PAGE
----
Captain Picard and his crew pursue the Borg back in time to stop them from preventing Earth's first contact with an alien species. They also make sure that Zefram Cochrane makes his famous maiden flight at warp speed.
On the eve of retirement, Kirk and McCoy are charged with assassinating the Klingon High Chancellor and imprisoned. The Enterprise crew must help them escape to thwart a conspiracy aimed at sabotaging the last best hope for peace.
Following Kirk's encounter with Khan that left the Enterprise severely damaged and Spock dead, they return to Starfleet so that Enterprise could be repaired. Kirk's hoping to go back to the newly-created Genesis planet where he laid Spock to rest. But upon arriving, he is told that the Enterprise will not be repaired and that Genesis has become a delicate matter and until it is resolved, no one is allowed to go there or talk about it. McCoy is also acting strangely and is later detained when he starts talking about Genesis. Kirk is visited by Spock's father Sarek, who tells him that he betrayed Spock because being placed on Genesis was not what he would have wanted. He tells Kirk he is supposed to bring Spock's body along with his soul or katra as the Vulcans call it which he passes onto someone, and bring it to Vulcan for the final rites. Sarek assumes Kirk would have it but he does not. Kirk then thinks that Spock may have passed it someone else and realizes McCoy is the one who has... Written by
It was director/star Leonard Nimoy who conceived the distinctive design of the Klingons' Bird-of-Prey. At a preproduction meeting with Industrial Light & Magic (ILM), Nimoy posed his arms and hands to demonstrate the vessel's wings as they ultimately would appear in the final film. The DVD documentary "Space Docks and Birds-of-Prey" revealed that the physique of a bodybuilder in the "crab" pose, emphasizing the trapezius muscles, was also the basis for the ship's aggressive stance. Finally, the script, at the time when it was received by ILM, established that the Bird-of-Prey was definitely a Romulan vessel, commandeered by Kruge. With that back story in mind, the feather-like pattern on the ship's underside was a direct tribute the original Bird-of-Prey as it first appeared in Star Trek: Balance of Terror (1966). Though the final version of Star Trek III (and subsequent Star Trek films and television episodes) refer to the ship as purely of the Klingon fleet, the Romulan plumage-detail was never lost. See more »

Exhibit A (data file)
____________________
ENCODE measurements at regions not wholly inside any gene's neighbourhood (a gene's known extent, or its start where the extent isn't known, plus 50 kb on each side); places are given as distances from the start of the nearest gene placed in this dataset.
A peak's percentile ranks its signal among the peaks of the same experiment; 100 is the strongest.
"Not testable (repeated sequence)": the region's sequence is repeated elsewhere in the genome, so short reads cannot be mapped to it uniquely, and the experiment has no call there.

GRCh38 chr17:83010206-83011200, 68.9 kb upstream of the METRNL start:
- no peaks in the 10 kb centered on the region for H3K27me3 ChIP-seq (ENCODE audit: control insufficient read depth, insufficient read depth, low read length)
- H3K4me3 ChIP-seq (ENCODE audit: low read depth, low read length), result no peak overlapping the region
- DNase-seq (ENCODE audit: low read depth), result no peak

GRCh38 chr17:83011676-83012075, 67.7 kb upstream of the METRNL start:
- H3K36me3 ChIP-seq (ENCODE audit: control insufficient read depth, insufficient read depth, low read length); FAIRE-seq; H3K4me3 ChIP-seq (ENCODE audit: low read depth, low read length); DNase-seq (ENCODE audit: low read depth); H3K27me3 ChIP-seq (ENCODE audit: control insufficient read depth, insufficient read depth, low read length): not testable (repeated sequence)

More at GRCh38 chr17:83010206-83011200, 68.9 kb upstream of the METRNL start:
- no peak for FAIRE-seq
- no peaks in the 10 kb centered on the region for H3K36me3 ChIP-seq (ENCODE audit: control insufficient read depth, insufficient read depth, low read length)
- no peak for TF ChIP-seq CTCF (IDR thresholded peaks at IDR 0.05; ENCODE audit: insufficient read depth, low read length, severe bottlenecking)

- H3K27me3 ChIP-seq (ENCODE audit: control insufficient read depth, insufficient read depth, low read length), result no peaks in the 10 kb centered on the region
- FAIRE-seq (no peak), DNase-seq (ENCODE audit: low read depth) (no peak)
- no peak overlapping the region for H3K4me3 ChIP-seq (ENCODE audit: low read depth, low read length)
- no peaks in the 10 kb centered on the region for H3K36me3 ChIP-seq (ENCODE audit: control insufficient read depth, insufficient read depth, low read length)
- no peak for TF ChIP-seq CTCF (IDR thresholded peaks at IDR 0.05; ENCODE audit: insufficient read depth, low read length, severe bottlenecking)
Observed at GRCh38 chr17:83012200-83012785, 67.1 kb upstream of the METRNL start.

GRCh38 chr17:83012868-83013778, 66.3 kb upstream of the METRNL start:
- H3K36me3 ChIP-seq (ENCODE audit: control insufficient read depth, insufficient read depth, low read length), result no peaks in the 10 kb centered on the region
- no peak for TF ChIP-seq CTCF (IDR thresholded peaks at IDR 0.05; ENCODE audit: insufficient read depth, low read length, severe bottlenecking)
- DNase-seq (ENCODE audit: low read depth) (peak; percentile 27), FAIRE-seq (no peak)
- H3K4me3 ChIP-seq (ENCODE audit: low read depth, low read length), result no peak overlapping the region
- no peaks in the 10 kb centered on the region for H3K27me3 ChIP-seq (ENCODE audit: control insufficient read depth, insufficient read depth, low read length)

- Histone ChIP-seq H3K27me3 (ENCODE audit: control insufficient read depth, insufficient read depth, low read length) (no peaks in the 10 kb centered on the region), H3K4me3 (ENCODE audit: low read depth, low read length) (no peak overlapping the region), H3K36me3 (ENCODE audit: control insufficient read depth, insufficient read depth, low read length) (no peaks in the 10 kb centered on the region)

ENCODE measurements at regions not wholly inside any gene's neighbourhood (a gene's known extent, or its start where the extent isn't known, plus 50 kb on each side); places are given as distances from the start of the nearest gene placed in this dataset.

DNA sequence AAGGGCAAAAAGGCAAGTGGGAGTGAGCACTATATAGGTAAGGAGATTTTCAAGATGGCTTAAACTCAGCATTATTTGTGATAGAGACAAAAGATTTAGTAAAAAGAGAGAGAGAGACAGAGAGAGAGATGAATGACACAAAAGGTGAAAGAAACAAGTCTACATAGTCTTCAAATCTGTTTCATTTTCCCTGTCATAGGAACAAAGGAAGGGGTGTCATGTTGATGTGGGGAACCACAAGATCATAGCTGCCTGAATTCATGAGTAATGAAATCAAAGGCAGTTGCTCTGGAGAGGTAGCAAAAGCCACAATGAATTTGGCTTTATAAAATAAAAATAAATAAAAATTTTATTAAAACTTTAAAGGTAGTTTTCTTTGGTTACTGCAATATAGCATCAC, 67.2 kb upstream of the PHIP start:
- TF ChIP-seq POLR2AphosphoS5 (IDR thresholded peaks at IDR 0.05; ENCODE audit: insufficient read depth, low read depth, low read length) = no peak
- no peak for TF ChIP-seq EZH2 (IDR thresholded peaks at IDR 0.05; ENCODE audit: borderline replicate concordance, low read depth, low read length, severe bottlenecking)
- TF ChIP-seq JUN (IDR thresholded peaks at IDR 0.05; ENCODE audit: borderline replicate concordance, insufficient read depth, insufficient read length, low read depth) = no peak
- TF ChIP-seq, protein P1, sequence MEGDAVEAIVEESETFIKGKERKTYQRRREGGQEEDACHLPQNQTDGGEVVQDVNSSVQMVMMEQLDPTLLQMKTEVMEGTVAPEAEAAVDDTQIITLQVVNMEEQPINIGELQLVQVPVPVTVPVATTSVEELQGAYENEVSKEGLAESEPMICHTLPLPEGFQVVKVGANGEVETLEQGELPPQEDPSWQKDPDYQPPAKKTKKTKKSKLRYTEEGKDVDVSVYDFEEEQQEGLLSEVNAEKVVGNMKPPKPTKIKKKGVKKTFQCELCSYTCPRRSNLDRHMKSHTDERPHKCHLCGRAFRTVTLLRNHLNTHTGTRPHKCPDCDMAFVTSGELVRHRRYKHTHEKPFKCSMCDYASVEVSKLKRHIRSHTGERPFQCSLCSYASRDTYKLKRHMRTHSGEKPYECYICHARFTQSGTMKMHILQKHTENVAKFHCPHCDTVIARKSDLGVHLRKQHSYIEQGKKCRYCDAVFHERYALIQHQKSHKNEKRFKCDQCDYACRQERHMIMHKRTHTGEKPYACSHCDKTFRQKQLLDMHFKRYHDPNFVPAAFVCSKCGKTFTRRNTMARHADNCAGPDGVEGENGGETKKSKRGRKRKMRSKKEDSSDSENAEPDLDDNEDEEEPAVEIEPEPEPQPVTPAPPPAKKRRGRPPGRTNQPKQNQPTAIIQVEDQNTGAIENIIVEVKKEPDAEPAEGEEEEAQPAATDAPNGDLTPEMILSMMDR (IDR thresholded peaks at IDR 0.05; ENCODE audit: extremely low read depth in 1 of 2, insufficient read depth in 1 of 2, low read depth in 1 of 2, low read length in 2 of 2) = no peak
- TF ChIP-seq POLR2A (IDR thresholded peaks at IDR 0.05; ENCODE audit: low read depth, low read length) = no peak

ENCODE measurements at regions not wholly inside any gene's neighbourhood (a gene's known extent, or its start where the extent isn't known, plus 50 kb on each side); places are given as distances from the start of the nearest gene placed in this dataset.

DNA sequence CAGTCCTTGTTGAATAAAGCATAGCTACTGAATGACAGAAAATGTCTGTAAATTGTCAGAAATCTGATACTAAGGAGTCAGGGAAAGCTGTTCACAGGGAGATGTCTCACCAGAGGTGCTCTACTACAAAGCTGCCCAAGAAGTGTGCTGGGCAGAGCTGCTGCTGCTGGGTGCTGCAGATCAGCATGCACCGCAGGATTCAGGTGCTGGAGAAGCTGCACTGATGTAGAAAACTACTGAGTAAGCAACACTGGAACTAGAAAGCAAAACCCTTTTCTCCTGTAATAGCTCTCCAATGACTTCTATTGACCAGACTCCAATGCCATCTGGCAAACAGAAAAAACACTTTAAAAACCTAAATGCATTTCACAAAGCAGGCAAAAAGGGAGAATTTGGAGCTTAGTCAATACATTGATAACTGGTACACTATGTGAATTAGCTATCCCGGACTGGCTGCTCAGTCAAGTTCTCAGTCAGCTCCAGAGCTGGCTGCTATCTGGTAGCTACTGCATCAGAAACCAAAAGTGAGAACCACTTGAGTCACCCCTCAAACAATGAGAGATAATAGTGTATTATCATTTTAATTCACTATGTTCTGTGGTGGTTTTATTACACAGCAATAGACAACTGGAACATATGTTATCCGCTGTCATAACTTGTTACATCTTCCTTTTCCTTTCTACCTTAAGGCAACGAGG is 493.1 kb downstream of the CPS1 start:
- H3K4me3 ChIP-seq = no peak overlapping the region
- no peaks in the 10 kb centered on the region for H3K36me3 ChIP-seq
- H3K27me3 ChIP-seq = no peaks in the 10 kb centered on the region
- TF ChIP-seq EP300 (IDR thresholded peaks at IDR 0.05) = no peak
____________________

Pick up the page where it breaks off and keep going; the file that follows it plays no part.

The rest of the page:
Phase of the Earth's Moon when the Enterprise arrives at space dock after the battle with Khan, and when Kirk steals the Enterprise. See more »
[Spock's dying words, repeated from the previous film]
Don't grieve, Admiral. It is logical. The needs of the many outweigh...
...the needs of the few.
Or the one. I have been and always shall be your friend. Live long and prosper.
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End title: "And the adventure continues..." See more »
After the events in the previous film, Kirk (William Shatner) risks his career by stealing the Enterprise to go to a restricted planet in hopes of finding Spock's body who they feel might be alive. Along the way they run into a Klingon leader (Christopher Lloyd) who wants to kill them all. STAR TREK III: THE SEARCH OF SPOCK probably shouldn't have worked since if you've seen the second film then you know what happens to Spock. In order for this "trick" to work the producers and writers really needed to come up with something good and thankfully they did that. I won't ruin what this trick is in "the search for Spock" but I thought it was a rather smart move and it helped make the film a lot more believable. Leonard Nimoy steps into the director's chair here and it's obvious he's very comfortable there as he delivers a good looking film with a good pace and of course the main people back in action. Once again we've got Shatner turning in a good performance as Spock and there's no question that he helps keep the film moving. I don't care what you want to say about the guy but there's no question that he owned this role and could play it in his sleep. Regulars like DeForrest Kelley, James Doohan and George Takei are also good in their roles. It seems a lot of people are split on Lloyd but I thought he was pretty good here. I liked seeing him under all the make-up and thought he did a good job even if the role itself wasn't the greatest. The special effects here are certainly a step up from the previous movie and I'd also say that battle sequences are much better directed. Overall this film doesn't quite reach the levels as the second but it's certainly a worthy sequel.
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